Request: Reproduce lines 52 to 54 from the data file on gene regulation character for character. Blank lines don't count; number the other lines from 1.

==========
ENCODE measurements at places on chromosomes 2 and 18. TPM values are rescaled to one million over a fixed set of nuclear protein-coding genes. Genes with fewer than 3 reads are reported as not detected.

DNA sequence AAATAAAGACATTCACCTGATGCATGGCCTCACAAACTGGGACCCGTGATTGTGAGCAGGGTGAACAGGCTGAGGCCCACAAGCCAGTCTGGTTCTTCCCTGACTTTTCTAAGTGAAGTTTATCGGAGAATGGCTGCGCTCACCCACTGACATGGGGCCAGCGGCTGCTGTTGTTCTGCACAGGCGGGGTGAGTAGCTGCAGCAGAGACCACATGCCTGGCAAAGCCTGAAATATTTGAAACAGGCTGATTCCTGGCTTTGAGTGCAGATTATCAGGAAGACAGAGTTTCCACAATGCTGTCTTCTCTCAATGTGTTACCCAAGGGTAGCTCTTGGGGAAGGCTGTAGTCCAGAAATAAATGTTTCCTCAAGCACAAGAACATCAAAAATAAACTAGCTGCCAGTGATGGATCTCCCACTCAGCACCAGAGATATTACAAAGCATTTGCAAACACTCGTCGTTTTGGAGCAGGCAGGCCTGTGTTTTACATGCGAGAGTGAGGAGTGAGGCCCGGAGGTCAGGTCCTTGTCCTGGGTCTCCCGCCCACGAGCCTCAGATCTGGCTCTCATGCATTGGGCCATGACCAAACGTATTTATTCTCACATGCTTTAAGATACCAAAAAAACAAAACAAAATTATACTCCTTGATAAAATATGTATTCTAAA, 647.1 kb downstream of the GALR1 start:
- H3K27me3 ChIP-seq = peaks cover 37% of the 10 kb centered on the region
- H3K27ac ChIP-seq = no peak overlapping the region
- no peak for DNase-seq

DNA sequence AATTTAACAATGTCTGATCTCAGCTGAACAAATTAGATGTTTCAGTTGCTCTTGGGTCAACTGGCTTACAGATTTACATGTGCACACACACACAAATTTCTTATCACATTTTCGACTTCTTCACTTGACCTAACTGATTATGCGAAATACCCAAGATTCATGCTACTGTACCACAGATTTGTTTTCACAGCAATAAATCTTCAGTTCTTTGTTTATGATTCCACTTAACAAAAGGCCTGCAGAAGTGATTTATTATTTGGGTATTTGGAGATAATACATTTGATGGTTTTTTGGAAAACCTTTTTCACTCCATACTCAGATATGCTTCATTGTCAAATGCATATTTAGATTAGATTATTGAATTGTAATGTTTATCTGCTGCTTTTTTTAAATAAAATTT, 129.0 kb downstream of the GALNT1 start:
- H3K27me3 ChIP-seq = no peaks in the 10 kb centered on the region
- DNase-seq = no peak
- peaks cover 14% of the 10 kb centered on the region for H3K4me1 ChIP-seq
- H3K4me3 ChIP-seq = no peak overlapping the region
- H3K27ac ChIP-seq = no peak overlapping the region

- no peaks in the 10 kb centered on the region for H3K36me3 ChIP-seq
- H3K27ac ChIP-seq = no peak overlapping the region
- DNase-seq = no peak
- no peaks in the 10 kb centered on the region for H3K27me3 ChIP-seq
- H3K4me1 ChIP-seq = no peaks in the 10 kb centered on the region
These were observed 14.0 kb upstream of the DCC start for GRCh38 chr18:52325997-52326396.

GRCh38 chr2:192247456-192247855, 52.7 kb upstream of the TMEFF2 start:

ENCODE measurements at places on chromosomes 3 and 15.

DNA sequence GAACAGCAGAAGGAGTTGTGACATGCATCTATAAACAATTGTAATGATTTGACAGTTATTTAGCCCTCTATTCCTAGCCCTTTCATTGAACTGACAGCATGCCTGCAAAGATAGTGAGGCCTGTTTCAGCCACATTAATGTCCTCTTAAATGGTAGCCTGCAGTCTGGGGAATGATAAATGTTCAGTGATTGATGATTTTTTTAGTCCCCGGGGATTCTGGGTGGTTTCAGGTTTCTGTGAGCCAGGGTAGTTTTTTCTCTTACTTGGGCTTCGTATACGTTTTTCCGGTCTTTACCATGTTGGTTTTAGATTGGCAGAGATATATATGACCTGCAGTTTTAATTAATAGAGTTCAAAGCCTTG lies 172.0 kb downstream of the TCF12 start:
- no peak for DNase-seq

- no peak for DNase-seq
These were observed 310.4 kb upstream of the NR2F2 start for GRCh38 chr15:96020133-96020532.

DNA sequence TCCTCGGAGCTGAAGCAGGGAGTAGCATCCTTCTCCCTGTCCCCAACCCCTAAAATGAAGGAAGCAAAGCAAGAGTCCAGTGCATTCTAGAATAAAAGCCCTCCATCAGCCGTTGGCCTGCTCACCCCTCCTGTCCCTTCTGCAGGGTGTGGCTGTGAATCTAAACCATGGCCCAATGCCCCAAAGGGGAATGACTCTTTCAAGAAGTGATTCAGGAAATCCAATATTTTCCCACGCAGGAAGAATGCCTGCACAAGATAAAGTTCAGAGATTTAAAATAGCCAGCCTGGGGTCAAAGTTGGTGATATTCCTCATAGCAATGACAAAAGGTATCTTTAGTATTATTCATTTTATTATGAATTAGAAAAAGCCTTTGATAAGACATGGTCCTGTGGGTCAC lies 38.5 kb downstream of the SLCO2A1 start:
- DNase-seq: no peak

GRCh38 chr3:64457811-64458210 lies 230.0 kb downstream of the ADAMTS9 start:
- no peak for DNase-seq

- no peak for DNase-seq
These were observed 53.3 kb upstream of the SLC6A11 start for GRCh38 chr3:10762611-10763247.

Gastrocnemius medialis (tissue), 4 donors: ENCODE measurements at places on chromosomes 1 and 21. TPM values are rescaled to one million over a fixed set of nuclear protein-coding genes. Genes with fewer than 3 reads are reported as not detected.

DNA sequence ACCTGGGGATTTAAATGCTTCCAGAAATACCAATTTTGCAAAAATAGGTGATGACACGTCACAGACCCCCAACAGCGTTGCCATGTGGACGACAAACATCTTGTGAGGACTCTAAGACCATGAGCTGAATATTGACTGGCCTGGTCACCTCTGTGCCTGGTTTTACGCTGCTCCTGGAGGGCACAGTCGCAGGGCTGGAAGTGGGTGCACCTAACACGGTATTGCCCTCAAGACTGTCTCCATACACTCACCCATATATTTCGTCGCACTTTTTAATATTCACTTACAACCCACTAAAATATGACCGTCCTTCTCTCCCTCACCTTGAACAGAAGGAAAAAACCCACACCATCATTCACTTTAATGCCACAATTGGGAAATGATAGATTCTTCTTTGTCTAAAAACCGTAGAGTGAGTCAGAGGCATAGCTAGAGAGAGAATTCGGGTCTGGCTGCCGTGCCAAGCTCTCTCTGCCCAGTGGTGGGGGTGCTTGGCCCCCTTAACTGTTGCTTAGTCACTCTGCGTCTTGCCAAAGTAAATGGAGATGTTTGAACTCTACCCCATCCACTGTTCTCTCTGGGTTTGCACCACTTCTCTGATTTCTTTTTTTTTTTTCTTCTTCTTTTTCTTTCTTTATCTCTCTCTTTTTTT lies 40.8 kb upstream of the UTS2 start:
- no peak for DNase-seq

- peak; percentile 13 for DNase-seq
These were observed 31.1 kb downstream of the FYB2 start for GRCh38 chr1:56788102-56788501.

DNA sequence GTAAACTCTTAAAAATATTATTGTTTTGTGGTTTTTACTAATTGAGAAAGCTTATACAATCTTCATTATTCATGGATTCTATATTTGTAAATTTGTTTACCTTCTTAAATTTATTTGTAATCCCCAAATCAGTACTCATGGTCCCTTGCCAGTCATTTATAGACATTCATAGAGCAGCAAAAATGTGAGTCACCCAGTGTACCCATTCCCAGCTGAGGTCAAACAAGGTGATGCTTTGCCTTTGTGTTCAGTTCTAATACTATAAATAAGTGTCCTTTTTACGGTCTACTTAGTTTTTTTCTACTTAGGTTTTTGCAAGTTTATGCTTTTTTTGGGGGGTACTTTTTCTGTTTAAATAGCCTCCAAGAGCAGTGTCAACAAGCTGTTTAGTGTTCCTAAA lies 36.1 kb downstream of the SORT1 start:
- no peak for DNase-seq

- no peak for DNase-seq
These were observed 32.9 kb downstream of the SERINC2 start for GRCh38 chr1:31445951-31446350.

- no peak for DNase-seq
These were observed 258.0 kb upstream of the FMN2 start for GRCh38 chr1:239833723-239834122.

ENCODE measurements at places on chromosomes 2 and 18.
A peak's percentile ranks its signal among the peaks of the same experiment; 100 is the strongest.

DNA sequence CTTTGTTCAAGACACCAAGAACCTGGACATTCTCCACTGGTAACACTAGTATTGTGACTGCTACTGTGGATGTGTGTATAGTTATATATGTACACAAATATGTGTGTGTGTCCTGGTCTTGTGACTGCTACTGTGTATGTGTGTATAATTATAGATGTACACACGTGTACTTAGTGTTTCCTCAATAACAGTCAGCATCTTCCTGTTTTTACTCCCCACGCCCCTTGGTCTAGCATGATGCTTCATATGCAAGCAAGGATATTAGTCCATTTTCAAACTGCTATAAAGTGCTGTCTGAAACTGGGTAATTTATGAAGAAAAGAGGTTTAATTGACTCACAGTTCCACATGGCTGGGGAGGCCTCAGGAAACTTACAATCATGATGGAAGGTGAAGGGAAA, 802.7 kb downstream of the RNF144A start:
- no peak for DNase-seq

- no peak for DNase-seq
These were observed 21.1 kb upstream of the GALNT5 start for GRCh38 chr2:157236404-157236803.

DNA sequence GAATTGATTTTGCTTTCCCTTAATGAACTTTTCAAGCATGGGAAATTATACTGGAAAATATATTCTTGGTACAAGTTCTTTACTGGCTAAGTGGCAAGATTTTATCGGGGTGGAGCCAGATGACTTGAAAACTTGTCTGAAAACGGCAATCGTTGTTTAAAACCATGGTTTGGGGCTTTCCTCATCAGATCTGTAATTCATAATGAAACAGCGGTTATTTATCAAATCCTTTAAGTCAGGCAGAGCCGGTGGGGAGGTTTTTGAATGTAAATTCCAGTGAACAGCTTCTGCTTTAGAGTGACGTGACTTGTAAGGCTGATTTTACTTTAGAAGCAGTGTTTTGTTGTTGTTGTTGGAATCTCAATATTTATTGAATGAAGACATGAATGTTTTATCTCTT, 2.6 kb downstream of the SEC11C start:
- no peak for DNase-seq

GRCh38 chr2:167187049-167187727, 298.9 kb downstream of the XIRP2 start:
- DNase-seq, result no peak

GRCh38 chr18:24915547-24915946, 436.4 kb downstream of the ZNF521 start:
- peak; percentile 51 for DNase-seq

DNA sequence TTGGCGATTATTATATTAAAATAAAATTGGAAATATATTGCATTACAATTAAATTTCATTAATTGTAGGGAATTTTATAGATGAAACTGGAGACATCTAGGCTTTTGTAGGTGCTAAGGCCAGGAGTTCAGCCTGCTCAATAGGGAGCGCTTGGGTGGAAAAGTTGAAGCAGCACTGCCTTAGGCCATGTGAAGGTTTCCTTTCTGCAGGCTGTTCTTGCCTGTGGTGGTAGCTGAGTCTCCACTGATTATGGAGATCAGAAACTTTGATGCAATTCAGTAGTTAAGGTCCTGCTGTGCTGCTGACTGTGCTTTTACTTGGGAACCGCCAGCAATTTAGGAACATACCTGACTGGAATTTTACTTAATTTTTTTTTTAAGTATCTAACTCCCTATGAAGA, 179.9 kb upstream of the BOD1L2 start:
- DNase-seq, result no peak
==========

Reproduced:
- peak; percentile 51 for DNase-seq

DNA sequence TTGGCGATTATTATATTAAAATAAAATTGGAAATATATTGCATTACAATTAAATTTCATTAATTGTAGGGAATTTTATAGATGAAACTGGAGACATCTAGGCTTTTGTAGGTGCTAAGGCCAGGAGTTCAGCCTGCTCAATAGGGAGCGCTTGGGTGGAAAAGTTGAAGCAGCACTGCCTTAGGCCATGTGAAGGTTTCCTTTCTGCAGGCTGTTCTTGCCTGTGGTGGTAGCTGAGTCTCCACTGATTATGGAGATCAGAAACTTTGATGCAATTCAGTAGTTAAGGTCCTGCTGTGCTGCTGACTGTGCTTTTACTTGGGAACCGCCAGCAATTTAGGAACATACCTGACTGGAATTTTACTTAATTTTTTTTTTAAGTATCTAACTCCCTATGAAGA, 179.9 kb upstream of the BOD1L2 start:
- DNase-seq, result no peak